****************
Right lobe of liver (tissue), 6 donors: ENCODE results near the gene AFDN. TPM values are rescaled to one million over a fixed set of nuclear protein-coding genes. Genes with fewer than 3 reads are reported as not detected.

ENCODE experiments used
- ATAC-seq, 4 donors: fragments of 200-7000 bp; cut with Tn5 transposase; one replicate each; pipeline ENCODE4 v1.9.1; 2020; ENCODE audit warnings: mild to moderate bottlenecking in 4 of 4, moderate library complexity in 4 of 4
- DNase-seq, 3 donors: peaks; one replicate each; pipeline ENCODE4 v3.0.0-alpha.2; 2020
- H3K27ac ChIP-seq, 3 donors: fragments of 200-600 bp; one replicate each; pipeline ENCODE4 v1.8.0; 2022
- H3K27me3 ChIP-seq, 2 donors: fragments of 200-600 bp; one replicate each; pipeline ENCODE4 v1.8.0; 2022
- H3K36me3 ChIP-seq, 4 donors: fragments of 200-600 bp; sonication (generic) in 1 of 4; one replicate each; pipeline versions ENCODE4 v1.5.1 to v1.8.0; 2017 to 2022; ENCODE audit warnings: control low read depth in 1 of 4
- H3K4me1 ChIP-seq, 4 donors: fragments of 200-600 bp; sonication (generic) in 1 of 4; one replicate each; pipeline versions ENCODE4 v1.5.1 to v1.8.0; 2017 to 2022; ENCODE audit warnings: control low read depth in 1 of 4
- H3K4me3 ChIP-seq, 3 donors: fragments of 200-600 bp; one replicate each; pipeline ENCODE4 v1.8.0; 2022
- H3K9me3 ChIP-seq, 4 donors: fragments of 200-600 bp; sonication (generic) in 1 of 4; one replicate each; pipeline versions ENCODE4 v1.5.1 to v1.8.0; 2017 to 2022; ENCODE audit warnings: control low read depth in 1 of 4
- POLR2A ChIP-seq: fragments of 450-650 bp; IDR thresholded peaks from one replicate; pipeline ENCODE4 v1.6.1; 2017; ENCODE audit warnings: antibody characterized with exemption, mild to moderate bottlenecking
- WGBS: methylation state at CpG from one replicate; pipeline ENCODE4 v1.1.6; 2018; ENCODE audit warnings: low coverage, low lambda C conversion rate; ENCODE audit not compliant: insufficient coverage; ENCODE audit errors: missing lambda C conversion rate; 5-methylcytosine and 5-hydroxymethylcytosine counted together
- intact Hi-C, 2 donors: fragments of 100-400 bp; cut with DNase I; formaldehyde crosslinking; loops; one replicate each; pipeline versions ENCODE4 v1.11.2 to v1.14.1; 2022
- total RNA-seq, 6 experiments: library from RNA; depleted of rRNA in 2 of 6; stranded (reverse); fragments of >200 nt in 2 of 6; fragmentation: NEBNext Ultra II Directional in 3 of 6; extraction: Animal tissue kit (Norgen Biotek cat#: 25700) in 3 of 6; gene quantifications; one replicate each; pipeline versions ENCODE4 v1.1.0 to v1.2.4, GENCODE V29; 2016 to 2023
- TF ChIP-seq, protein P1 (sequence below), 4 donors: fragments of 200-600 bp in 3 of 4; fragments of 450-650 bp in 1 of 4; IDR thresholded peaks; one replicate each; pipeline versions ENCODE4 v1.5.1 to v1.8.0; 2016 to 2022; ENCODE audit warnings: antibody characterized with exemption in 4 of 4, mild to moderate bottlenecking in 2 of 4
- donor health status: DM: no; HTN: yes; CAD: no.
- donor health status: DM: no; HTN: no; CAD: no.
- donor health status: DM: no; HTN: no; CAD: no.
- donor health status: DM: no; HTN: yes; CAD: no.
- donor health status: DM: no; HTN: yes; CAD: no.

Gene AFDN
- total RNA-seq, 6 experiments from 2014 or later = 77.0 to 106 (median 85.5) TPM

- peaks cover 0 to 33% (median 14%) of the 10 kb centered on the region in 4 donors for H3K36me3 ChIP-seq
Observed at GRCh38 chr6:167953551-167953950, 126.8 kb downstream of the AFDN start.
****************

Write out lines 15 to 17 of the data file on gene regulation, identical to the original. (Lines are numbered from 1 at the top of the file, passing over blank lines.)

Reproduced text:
- TF ChIP-seq, protein P1 (sequence below), 4 donors: fragments of 200-600 bp in 3 of 4; fragments of 450-650 bp in 1 of 4; IDR thresholded peaks; one replicate each; pipeline versions ENCODE4 v1.5.1 to v1.8.0; 2016 to 2022; ENCODE audit warnings: antibody characterized with exemption in 4 of 4, mild to moderate bottlenecking in 2 of 4
- donor health status: DM: no; HTN: yes; CAD: no.
- donor health status: DM: no; HTN: no; CAD: no.